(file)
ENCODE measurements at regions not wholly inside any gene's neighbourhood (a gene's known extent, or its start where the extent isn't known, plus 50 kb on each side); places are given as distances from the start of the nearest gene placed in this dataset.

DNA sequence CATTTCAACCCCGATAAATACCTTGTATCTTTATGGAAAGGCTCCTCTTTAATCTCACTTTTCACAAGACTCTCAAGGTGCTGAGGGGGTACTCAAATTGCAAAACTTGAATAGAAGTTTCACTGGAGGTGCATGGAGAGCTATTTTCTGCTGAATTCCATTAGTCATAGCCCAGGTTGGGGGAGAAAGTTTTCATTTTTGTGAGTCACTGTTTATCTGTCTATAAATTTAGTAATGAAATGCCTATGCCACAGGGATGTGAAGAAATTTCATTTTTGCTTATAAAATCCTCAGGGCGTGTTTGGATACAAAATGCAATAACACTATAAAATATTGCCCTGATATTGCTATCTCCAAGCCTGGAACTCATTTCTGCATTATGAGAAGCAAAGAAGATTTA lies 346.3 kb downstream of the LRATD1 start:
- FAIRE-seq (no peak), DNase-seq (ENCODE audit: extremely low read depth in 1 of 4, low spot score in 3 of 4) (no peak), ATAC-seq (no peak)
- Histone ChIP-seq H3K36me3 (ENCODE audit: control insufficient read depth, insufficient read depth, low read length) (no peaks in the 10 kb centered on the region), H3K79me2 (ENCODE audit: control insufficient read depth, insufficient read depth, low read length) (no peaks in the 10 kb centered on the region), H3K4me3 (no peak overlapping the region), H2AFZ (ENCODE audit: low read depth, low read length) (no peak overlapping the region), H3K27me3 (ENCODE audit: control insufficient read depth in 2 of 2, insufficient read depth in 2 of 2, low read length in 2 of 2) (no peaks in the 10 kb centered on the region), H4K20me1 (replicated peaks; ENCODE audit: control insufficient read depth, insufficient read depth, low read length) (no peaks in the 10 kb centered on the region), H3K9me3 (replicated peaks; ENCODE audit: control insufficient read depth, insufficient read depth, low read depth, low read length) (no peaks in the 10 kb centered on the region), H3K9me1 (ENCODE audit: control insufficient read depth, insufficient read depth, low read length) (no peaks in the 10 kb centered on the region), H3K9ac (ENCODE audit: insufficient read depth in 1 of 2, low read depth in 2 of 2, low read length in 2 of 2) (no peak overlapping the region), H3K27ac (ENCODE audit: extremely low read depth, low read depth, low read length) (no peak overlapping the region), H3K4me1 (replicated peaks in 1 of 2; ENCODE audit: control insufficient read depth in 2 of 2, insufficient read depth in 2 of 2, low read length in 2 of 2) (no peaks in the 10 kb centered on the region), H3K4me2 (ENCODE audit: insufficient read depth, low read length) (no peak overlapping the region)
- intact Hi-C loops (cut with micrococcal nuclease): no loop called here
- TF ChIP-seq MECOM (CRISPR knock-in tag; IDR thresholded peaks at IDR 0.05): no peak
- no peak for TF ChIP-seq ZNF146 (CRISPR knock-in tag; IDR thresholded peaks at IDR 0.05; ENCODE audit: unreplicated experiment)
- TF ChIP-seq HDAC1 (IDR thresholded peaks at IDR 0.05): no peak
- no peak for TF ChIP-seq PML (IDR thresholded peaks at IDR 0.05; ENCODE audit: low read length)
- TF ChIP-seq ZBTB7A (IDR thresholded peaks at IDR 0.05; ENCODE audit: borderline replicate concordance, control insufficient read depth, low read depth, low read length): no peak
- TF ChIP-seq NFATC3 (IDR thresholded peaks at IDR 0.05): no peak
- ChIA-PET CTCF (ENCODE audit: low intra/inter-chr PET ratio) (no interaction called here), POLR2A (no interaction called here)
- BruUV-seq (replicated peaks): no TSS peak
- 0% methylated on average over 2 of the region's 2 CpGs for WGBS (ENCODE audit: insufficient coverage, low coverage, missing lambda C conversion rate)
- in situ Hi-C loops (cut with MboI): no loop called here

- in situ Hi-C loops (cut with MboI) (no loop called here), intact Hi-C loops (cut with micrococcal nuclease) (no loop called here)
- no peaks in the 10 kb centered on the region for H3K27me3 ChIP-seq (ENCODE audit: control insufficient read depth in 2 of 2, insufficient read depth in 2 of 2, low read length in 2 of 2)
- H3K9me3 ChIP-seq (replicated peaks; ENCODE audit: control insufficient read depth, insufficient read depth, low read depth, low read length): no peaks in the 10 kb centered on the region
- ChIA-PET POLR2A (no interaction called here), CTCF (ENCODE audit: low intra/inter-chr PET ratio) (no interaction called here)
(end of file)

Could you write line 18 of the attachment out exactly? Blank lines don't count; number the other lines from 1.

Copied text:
- H3K9me3 ChIP-seq (replicated peaks; ENCODE audit: control insufficient read depth, insufficient read depth, low read depth, low read length): no peaks in the 10 kb centered on the region